Hearing


One day in my psycholinguistics class in 2009, I had two ideas that my prof, Dare Baldwin, announced would make good doctoral dissertations. I wrote them down, thinking maybe I would use them. The way my mind works is that I seriously consider doing a Ph.D in every subject I study. A few months later I was pretty sure I wasn’t going to do more research in psycholinguistics, so I wrote myself a note: “Look through notes from Dare’s class and post dissertation ideas for aspiring psycholinguists.”

Well I’m sorry to say that I’ve just looked through those notes and I can’t find the dissertation ideas, and one of them I have completely forgotten. The other I remember the basics of and if you are an aspiring psycholinguist you are welcome to it. Remember, this was in 2009, so check around to see if this research hasn’t been done already.

In Dare’s lecture, she explained that it is something of a mystery how exactly we hear voiced and non-voiced consonants as distinct from each other. If you pay close attention while you say the words “poor” and “bore,” for example, you might be able to notice that the only difference (at least with my accent) is how soon the vowel sound starts after the lips make the consonant. A slight gap between consonant and vowel creates a “p” and a smaller gap makes a “b.”

Using a computer to manipulate that gap, you can test what size of gap produces each consonant, and it turns out it’s a very specific and arbitrary-seeming size. We all hear the transition the same. And to make it even more mysterious, some other animals hear the distinction just like we do. How can this be an important distinction for animals to be able to make?

I believe that this is all due to a psychoacoustic phenomenon called temporal fusion. Any recording engineer knows that if you take two copies of a sound and space them at more than about 30 ms, you will hear both copies, distinct from one another. The second copy will sound like an echo of the first. If you space them at less than about 30 ms, what you instead hear is one, longer, thicker sound.

I bet you that 30 ms is also about the length of gap that starts to distinguish voiced from non-voiced consonants. That is, the length of gap is not arbitrary, but based on human hearing acuity. I will also bet you that other animals that can distinguish between Ps and Bs have temporal fusion that kicks in around 30 ms as well.

There you go. It should be easy and relatively cheap to test. If no one else has thought of it since 2009, it’s yours. If I remember the second idea, I’ll post it too.

I had my hearing tested at a NAMM show a few years ago and the technician said they’d never seen a drummer with such good hearing. I believe this is because I’ve followed the advice given my 12 years ago by Josh Hecht, the man who taught me sound engineering and record production. Here is a paraphrase of it:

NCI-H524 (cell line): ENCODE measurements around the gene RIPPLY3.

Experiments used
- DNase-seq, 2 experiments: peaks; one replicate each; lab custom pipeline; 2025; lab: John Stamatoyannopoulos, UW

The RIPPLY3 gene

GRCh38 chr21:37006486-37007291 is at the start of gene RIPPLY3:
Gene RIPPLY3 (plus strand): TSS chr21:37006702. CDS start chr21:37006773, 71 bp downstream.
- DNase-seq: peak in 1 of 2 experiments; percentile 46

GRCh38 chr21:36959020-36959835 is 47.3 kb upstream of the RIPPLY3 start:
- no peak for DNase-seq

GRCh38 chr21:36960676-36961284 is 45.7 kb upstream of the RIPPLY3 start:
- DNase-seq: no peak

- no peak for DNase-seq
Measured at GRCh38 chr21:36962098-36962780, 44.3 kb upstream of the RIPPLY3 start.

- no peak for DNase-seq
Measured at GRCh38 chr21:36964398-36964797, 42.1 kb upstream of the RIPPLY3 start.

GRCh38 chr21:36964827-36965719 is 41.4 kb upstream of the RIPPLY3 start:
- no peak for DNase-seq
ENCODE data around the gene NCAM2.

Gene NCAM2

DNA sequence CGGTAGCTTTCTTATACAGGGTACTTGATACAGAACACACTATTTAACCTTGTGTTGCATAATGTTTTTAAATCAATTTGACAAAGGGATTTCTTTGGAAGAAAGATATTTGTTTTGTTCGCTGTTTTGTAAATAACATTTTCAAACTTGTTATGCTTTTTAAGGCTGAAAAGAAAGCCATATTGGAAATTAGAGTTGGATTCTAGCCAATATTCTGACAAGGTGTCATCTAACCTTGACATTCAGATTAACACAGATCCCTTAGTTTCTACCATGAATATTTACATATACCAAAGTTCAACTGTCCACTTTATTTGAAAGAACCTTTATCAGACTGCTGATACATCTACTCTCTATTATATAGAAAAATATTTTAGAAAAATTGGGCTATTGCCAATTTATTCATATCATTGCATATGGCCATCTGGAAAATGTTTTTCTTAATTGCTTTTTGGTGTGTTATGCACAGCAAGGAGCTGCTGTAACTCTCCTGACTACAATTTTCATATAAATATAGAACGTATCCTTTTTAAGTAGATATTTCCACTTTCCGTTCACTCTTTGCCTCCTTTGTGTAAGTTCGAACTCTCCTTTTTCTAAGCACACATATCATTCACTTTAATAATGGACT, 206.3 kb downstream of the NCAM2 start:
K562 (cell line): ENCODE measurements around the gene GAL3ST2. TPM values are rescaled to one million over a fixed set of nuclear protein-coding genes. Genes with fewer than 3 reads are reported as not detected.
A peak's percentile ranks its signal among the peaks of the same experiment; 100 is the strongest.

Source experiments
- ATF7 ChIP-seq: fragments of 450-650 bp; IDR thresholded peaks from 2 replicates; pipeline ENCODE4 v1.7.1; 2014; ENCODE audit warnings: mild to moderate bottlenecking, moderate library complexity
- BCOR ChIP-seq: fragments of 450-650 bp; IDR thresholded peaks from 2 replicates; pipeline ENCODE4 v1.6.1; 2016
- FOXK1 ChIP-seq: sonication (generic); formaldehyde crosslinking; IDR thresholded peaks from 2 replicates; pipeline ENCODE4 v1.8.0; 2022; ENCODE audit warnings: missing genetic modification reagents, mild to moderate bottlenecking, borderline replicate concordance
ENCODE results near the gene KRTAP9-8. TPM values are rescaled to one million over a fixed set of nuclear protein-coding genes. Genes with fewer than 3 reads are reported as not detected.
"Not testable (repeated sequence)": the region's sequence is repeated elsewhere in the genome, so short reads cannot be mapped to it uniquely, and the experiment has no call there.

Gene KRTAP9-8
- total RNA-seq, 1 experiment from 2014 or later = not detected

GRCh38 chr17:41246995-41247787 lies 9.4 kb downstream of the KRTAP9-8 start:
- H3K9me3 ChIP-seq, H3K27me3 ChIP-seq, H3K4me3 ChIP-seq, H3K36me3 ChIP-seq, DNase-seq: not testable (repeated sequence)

Your current ability to hear is a precious resource, especially if you intend to make your living using your ears, but even if you don’t.

The damage done to your ears by very loud or loud and sustained sounds, essentially a matting of the hairlike receptors in your inner ear, is cumulative and irreversible. The technology to make up for hearing loss is not adequate for someone who really values high quality hearing, and that is very likely to remain the case until after you are dead.

Therefore, it is in your best interest to protect your ears.

Are you embarrassed to plug your ears when an ambulance goes by or when your jet lands? Get over it. Your ears are way more important than your appearing tough or cool. If those sounds do not seem that loud to you, you probably already have some hearing loss. A tolerance for loud sounds is like a tolerance for alcohol–not a good sign. For some reason we think it’s cool when we’re young, but neither deafness or alcoholism are cool in the slightest.

If you need or want to be in places with loud sounds, wear earplugs. Carry them with you on your keychain. If your situation is very loud or very extended, try 30 dB logger’s earmuffs over 30 dB foam earplugs–both quite cheap and the combination is quite effective. If you want to listen to music in a loud place like a flight, try in-ear headphones* with logger earmuffs on top.

If you want or need to be in places with loud sounds like concerts or band practice, where hearing those sounds accurately is important, invest in some high quality earplugs. A couple of hundred dollars is nothing for a lifetime of good hearing.

*Be very careful with headphones. Loud sounds less than an inch from your eardrums are very dangerous. If you are in charge of your or someone else’s headphone volume, turn the volume all the way down, then put the phones on, then turn up, slowly, until they are loud enough. Never pull a plug on phones that are on ears. If you wear headphones a lot, try your normal volume (carefully!) on a young person with undamaged ears. If they say it is too loud, you probably have hearing loss.